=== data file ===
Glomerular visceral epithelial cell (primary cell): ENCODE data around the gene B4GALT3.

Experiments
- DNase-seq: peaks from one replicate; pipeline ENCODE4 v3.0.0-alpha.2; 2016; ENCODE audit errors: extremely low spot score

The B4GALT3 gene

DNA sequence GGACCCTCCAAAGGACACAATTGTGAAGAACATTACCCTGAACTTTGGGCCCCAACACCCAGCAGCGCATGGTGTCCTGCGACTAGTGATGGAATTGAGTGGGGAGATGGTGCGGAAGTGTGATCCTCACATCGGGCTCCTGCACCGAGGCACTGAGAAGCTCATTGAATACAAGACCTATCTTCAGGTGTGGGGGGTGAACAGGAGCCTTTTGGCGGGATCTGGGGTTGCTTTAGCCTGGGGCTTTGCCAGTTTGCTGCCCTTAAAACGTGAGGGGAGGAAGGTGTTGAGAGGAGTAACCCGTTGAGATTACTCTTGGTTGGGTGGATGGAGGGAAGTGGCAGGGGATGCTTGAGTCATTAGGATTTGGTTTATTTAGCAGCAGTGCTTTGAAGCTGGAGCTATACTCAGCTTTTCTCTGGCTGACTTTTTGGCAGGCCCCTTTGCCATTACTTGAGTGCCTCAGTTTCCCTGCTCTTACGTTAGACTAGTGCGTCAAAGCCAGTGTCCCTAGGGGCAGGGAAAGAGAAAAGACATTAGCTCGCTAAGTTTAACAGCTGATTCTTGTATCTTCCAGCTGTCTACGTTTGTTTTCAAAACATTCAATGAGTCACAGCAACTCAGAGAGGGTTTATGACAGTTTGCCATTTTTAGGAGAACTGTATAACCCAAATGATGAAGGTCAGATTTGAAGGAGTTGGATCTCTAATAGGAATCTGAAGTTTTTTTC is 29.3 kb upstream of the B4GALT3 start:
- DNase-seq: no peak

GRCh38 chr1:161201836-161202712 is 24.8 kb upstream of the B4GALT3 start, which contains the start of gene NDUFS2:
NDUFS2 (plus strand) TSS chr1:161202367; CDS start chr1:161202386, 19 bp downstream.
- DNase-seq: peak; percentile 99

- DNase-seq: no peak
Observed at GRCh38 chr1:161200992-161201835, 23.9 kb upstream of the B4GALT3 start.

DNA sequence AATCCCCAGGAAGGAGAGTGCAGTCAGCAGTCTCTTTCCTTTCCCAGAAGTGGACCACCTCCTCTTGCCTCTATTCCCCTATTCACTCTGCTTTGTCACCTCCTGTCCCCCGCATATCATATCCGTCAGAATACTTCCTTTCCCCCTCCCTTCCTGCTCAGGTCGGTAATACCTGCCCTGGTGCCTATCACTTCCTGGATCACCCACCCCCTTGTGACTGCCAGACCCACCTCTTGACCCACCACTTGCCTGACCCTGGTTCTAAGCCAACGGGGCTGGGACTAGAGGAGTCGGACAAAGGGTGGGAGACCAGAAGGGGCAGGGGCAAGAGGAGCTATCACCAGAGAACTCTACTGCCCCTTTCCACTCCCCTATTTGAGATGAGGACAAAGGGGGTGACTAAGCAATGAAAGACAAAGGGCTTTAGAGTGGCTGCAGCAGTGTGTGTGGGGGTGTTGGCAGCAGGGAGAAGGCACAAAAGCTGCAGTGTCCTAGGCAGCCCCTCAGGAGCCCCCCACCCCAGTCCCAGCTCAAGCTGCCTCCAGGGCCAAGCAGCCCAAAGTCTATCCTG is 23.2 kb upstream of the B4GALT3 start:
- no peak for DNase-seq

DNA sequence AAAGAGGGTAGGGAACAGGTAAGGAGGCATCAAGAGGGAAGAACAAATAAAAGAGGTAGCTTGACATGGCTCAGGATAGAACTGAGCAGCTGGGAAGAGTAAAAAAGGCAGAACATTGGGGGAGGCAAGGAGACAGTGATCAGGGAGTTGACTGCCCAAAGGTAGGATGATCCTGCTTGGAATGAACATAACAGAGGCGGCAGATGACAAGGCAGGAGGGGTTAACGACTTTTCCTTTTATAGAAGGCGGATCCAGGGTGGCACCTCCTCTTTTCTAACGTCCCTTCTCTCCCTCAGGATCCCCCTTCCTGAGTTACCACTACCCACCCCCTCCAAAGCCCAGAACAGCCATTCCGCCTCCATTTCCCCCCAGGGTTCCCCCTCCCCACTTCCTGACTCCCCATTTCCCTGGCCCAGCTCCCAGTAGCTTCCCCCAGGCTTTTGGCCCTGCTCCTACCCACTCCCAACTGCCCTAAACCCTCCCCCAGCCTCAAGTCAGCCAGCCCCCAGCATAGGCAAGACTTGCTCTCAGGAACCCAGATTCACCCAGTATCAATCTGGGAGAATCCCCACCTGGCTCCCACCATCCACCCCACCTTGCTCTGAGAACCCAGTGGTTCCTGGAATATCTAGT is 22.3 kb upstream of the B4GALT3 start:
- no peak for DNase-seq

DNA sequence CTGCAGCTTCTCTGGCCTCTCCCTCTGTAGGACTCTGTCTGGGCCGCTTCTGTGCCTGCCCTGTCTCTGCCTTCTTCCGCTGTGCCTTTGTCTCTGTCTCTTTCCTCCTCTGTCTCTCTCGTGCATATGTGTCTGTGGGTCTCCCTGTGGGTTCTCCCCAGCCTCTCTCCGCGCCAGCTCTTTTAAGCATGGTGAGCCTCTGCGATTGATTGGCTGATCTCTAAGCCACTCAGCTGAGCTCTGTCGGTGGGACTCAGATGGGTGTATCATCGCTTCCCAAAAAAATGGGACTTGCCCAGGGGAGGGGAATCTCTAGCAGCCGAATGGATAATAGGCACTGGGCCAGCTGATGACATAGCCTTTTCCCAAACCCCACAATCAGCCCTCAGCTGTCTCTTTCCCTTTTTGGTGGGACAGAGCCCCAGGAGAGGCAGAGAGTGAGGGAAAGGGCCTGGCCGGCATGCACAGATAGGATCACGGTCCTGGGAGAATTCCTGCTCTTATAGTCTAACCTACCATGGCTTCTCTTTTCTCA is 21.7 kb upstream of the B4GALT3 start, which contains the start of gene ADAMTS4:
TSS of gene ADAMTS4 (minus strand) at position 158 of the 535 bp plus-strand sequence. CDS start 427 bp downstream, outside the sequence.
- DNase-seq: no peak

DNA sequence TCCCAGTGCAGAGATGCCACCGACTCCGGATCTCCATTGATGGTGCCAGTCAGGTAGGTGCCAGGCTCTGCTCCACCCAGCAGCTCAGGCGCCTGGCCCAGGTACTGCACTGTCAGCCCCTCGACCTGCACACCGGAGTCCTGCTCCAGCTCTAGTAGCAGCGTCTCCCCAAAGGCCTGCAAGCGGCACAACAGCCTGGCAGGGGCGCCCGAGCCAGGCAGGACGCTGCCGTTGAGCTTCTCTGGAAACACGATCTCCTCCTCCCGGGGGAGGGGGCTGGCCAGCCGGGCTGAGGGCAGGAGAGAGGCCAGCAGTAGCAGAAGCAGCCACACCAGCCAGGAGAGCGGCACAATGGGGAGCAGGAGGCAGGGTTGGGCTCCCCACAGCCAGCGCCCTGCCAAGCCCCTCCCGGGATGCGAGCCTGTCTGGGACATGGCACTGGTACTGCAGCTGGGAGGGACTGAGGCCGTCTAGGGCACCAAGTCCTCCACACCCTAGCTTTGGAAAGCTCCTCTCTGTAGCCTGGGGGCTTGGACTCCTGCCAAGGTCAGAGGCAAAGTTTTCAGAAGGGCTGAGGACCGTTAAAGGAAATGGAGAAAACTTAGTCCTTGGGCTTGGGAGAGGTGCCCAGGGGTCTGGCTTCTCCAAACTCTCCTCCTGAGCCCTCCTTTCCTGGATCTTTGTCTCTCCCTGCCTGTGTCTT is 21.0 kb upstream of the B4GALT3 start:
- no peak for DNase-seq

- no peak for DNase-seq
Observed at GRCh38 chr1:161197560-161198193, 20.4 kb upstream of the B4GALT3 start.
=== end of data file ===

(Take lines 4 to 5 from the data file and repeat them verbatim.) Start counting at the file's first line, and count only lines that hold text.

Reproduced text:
The B4GALT3 gene

DNA sequence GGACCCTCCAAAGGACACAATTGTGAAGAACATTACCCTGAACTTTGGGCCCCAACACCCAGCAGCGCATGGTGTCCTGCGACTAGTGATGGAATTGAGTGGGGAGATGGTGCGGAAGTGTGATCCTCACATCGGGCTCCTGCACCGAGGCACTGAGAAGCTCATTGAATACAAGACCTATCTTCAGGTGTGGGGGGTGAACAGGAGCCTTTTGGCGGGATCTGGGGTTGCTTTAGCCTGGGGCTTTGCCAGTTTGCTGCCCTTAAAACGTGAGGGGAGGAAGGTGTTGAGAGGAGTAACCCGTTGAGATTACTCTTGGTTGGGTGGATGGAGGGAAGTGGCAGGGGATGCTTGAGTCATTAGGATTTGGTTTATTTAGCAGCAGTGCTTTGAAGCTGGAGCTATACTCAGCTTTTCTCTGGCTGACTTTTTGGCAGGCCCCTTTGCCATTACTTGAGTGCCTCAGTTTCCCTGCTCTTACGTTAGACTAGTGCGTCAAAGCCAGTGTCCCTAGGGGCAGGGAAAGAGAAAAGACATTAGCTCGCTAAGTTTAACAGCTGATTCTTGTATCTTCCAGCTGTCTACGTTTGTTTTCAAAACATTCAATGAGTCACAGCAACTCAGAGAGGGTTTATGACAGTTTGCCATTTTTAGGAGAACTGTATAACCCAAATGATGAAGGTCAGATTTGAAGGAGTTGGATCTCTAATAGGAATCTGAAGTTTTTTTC is 29.3 kb upstream of the B4GALT3 start: